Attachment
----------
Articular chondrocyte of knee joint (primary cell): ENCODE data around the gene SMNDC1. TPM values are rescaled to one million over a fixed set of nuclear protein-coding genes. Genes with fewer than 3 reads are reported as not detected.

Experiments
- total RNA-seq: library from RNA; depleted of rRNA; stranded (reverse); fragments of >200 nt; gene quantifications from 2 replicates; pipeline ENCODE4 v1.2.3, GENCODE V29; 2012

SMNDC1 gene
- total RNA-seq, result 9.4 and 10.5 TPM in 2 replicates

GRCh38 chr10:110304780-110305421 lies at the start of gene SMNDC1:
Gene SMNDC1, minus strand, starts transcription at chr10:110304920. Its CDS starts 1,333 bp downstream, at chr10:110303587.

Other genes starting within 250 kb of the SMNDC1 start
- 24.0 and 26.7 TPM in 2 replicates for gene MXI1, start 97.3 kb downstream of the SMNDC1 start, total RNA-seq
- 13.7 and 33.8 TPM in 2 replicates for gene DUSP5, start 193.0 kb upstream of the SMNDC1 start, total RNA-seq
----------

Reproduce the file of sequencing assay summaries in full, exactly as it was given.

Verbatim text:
Articular chondrocyte of knee joint (primary cell): ENCODE data around the gene SMNDC1. TPM values are rescaled to one million over a fixed set of nuclear protein-coding genes. Genes with fewer than 3 reads are reported as not detected.

Experiments
- total RNA-seq: library from RNA; depleted of rRNA; stranded (reverse); fragments of >200 nt; gene quantifications from 2 replicates; pipeline ENCODE4 v1.2.3, GENCODE V29; 2012

SMNDC1 gene
- total RNA-seq, result 9.4 and 10.5 TPM in 2 replicates

GRCh38 chr10:110304780-110305421 lies at the start of gene SMNDC1:
Gene SMNDC1, minus strand, starts transcription at chr10:110304920. Its CDS starts 1,333 bp downstream, at chr10:110303587.

Other genes starting within 250 kb of the SMNDC1 start
- 24.0 and 26.7 TPM in 2 replicates for gene MXI1, start 97.3 kb downstream of the SMNDC1 start, total RNA-seq
- 13.7 and 33.8 TPM in 2 replicates for gene DUSP5, start 193.0 kb upstream of the SMNDC1 start, total RNA-seq